This journal is a companion volume to the Ninja Life Hacks series, which are bite-sized, colourful books that aim to help children develop life skills. It covers topics such as managing emotions, developing resilience and learning respectful interactions. The Ninja Life Hacks Journal turns these messages into goal-setting exercises that nurture a growth mindset: how to look past failures and learn from mistakes, practise positive self-talk and ultimately, develop grit and resilience. Not only is it a useful workbook, it can become a great keepsake. For ages 3-11.
101 Things for Kids to do Screen-Free by Dawn Isaac
Are you constantly trying to limit your kids’ screen time? Screen time is a big issue in so many families – especially during holidays – so Dawn Isaac’s new book caught my eye right away. Dawn’s previous books on Outdoor activities and Rainy Day activities are both terrific resources, and this is no exception. The 101 Things described in this book range from the creative (no-sew sock creatures), to the silly (hands-free eating challenge) to the impressive (backyard mini golf). There are crafts, recipes, outdoor challenges, games, and projects; most require few or commonly-found materials; some can be done on your own, while others are great for groups. For ages 4-11.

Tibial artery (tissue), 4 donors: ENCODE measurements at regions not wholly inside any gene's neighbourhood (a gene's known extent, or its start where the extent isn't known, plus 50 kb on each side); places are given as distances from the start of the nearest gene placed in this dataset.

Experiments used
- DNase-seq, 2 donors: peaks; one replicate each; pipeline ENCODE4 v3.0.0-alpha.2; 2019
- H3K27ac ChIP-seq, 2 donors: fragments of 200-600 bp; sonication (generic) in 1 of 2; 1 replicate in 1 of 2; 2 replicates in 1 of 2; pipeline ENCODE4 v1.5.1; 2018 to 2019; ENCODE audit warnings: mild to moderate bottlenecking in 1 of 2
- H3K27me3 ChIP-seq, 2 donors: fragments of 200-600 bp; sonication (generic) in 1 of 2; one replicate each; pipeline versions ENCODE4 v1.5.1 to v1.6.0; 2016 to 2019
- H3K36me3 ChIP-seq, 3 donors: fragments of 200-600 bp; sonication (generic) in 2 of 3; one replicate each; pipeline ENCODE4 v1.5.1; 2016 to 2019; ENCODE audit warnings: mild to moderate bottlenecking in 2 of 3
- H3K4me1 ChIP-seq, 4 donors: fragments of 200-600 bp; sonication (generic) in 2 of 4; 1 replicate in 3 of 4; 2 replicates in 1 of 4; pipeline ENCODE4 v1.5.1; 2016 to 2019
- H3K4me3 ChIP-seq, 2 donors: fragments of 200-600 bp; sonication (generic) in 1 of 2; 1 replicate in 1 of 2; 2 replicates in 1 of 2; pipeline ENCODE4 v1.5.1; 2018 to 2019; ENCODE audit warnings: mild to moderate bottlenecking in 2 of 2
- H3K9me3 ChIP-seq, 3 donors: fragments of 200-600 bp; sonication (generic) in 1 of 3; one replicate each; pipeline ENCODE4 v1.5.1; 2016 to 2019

The Joy Journal for Magical Everyday Play by Laura Brand
Laura Brand may not be well-known outside the UK – yet – but her great ideas around engaging with nature, creative crafting and the importance of play, deserve a wide audience. The Joy Journal offers fifty simple, engaging and open-ended play ideas that will appeal to a range of ages, including toddlers under supervision. Most of the projects are no-cost or low-cost, and use common household items, or scavenged natural materials such as flowers, leaves and twigs. Laura champions messy play, but offers helpful tips and “messiness ratings” for parents who may be more hesitant. The beautiful photograps and friendly chatty text means the book is a pleasure for the parent-reader as well! For ages 2+.
Rosie Revere’s Big Project Book for Bold Engineers by Andrea Beaty
Rosie Revere, Engineer is a firm favourite with both kids and adults, for its fun introduction to the engineering process, and its stereotype-busting story. Now you can further nurture the inventiveness of your budding engineer with a Rosie Revere project book. With full-colour illustrations, Rosie Revere encourages readers to design and prototype solutions to everyday problems using commonplace items, and to learn from, rather than be discouraged by, failures and flops. The 40+ featured projects include designing a better bicycle, build a simple catapult, construct a solar oven, and more. For ages 5+.